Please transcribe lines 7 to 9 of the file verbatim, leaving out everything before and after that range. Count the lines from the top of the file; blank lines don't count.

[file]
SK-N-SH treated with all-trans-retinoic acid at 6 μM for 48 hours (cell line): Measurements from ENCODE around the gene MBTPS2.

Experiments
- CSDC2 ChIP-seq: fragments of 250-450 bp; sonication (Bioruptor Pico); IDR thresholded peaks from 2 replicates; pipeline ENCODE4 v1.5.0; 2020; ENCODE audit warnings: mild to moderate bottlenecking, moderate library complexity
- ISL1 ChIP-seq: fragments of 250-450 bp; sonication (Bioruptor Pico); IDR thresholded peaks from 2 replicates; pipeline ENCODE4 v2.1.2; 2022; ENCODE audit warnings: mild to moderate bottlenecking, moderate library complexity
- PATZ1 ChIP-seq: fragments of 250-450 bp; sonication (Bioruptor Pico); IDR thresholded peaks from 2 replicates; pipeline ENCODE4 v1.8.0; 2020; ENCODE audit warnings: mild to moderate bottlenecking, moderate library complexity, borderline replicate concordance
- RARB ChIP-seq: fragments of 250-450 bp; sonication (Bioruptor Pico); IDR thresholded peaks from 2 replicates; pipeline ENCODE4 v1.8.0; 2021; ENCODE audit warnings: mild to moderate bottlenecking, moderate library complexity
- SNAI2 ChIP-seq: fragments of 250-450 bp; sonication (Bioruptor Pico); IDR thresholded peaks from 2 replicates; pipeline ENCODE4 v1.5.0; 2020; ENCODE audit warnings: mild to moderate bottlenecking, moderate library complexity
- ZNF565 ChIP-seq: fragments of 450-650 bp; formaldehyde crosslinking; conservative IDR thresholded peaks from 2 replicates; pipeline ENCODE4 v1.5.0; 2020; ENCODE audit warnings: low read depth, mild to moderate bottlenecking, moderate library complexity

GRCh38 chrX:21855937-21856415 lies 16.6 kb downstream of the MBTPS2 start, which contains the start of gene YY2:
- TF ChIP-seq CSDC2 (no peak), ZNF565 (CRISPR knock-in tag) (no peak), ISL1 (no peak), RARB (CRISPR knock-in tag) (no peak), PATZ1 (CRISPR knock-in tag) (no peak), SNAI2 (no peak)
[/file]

- SNAI2 ChIP-seq: fragments of 250-450 bp; sonication (Bioruptor Pico); IDR thresholded peaks from 2 replicates; pipeline ENCODE4 v1.5.0; 2020; ENCODE audit warnings: mild to moderate bottlenecking, moderate library complexity
- ZNF565 ChIP-seq: fragments of 450-650 bp; formaldehyde crosslinking; conservative IDR thresholded peaks from 2 replicates; pipeline ENCODE4 v1.5.0; 2020; ENCODE audit warnings: low read depth, mild to moderate bottlenecking, moderate library complexity

GRCh38 chrX:21855937-21856415 lies 16.6 kb downstream of the MBTPS2 start, which contains the start of gene YY2: